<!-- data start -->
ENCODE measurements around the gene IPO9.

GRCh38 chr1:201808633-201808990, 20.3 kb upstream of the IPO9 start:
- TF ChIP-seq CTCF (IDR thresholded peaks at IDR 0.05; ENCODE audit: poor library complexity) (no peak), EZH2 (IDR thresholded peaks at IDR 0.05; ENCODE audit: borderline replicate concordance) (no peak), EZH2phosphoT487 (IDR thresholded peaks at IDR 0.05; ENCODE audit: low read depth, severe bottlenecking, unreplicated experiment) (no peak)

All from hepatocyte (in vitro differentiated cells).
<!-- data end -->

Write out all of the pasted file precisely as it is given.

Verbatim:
ENCODE measurements around the gene IPO9.

GRCh38 chr1:201808633-201808990, 20.3 kb upstream of the IPO9 start:
- TF ChIP-seq CTCF (IDR thresholded peaks at IDR 0.05; ENCODE audit: poor library complexity) (no peak), EZH2 (IDR thresholded peaks at IDR 0.05; ENCODE audit: borderline replicate concordance) (no peak), EZH2phosphoT487 (IDR thresholded peaks at IDR 0.05; ENCODE audit: low read depth, severe bottlenecking, unreplicated experiment) (no peak)

All from hepatocyte (in vitro differentiated cells).